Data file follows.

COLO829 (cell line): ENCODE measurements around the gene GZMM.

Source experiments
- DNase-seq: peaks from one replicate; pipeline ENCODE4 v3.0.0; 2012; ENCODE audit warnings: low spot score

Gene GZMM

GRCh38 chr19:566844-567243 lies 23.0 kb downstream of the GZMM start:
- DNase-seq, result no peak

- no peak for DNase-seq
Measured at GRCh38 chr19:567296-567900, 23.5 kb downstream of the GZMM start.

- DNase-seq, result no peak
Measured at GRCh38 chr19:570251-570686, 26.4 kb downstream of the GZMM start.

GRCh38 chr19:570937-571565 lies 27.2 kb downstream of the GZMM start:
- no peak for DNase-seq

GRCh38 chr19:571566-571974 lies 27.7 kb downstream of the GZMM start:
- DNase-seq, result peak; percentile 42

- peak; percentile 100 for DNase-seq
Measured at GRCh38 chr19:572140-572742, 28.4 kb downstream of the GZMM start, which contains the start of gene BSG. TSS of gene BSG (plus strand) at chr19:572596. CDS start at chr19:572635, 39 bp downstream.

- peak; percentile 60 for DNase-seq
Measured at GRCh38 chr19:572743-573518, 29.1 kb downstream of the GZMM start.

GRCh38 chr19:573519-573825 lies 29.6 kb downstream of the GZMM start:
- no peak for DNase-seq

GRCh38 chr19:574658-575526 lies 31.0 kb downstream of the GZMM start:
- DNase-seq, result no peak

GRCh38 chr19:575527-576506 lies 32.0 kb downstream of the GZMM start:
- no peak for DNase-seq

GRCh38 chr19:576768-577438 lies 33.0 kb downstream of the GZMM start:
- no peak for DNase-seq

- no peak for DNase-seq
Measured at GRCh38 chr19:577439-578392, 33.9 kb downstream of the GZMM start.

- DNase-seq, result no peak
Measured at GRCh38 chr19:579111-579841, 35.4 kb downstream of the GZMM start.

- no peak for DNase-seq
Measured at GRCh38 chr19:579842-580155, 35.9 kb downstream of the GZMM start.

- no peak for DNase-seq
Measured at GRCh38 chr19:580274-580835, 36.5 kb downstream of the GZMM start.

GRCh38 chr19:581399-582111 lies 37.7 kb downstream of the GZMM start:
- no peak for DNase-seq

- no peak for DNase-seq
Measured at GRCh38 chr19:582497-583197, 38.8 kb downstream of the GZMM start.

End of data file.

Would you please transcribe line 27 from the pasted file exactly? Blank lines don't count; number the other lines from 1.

- no peak for DNase-seq